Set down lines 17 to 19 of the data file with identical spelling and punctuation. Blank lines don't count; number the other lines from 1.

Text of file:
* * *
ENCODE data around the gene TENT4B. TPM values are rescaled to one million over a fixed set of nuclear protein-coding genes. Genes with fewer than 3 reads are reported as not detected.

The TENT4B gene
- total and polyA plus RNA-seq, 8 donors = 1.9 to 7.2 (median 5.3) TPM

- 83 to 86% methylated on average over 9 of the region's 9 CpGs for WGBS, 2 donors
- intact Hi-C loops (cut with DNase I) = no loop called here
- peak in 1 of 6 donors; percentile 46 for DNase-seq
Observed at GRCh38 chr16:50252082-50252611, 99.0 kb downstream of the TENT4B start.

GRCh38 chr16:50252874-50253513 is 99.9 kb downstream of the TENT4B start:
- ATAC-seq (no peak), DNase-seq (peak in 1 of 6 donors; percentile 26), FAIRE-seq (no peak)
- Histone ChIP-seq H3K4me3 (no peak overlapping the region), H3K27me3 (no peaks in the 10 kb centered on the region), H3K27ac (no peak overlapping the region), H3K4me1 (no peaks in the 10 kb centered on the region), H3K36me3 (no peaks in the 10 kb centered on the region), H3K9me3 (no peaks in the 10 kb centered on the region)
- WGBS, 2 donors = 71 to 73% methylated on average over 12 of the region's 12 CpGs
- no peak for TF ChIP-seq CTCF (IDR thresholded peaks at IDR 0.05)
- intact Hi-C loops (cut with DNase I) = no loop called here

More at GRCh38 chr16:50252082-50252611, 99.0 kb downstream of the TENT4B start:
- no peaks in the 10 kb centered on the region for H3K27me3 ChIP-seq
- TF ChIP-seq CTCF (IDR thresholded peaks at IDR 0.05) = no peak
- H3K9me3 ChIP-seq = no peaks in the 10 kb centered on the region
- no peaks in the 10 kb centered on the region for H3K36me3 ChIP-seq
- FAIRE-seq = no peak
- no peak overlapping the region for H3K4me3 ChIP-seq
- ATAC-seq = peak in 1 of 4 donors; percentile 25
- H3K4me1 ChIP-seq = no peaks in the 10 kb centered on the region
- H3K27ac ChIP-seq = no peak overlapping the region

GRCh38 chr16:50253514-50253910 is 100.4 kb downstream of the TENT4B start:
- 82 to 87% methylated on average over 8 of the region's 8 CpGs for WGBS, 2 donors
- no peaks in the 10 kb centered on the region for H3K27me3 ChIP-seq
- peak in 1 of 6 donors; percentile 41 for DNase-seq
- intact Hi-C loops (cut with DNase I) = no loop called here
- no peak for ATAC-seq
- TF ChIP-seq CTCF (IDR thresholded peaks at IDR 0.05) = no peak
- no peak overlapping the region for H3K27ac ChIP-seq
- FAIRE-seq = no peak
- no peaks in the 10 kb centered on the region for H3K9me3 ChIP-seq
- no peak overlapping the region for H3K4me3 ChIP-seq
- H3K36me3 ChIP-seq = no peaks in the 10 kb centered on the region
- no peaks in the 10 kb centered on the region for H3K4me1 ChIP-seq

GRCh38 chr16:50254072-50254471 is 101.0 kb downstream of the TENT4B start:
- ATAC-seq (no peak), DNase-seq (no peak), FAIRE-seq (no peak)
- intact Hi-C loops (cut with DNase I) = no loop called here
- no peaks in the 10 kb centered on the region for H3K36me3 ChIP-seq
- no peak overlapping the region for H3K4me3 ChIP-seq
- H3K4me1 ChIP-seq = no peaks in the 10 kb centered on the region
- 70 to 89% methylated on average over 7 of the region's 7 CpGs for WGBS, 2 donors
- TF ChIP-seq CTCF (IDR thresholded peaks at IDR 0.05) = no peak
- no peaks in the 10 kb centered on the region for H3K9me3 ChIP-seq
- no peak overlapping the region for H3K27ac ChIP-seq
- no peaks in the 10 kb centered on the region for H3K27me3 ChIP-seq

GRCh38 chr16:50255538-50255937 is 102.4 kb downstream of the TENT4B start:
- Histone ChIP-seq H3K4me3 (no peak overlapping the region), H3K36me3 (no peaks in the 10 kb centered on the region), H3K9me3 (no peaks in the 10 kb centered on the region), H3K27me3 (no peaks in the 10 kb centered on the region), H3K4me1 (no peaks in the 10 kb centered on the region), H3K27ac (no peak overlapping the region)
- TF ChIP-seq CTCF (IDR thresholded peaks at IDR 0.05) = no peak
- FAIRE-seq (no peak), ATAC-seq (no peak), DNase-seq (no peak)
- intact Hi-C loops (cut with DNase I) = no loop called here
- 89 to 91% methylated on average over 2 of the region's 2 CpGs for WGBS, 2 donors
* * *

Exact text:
- H3K9me3 ChIP-seq = no peaks in the 10 kb centered on the region
- no peaks in the 10 kb centered on the region for H3K36me3 ChIP-seq
- FAIRE-seq = no peak